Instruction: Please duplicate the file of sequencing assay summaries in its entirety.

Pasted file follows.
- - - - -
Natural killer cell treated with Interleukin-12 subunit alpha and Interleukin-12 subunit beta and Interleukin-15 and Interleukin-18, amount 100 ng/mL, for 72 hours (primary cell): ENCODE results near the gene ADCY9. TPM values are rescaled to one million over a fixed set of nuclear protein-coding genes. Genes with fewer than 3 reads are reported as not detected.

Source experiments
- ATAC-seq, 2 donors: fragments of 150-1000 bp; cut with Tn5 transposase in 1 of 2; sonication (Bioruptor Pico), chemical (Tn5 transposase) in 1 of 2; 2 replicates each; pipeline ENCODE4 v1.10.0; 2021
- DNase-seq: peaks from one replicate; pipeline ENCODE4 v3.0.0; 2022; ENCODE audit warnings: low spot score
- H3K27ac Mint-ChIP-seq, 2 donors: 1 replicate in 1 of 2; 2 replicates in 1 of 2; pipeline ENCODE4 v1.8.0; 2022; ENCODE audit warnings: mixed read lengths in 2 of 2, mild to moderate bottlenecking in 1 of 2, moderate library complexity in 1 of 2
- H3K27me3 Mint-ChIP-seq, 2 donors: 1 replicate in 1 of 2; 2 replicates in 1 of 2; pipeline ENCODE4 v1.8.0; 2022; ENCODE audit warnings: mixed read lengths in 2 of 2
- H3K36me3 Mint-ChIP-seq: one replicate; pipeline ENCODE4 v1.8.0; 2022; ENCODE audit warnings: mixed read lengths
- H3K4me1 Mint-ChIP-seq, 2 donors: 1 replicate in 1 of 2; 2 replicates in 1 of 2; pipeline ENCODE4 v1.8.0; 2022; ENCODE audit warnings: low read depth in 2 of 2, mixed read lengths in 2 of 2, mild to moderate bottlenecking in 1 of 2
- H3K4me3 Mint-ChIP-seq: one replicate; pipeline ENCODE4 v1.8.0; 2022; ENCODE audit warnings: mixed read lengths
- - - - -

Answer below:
Natural killer cell treated with Interleukin-12 subunit alpha and Interleukin-12 subunit beta and Interleukin-15 and Interleukin-18, amount 100 ng/mL, for 72 hours (primary cell): ENCODE results near the gene ADCY9. TPM values are rescaled to one million over a fixed set of nuclear protein-coding genes. Genes with fewer than 3 reads are reported as not detected.

Source experiments
- ATAC-seq, 2 donors: fragments of 150-1000 bp; cut with Tn5 transposase in 1 of 2; sonication (Bioruptor Pico), chemical (Tn5 transposase) in 1 of 2; 2 replicates each; pipeline ENCODE4 v1.10.0; 2021
- DNase-seq: peaks from one replicate; pipeline ENCODE4 v3.0.0; 2022; ENCODE audit warnings: low spot score
- H3K27ac Mint-ChIP-seq, 2 donors: 1 replicate in 1 of 2; 2 replicates in 1 of 2; pipeline ENCODE4 v1.8.0; 2022; ENCODE audit warnings: mixed read lengths in 2 of 2, mild to moderate bottlenecking in 1 of 2, moderate library complexity in 1 of 2
- H3K27me3 Mint-ChIP-seq, 2 donors: 1 replicate in 1 of 2; 2 replicates in 1 of 2; pipeline ENCODE4 v1.8.0; 2022; ENCODE audit warnings: mixed read lengths in 2 of 2
- H3K36me3 Mint-ChIP-seq: one replicate; pipeline ENCODE4 v1.8.0; 2022; ENCODE audit warnings: mixed read lengths
- H3K4me1 Mint-ChIP-seq, 2 donors: 1 replicate in 1 of 2; 2 replicates in 1 of 2; pipeline ENCODE4 v1.8.0; 2022; ENCODE audit warnings: low read depth in 2 of 2, mixed read lengths in 2 of 2, mild to moderate bottlenecking in 1 of 2
- H3K4me3 Mint-ChIP-seq: one replicate; pipeline ENCODE4 v1.8.0; 2022; ENCODE audit warnings: mixed read lengths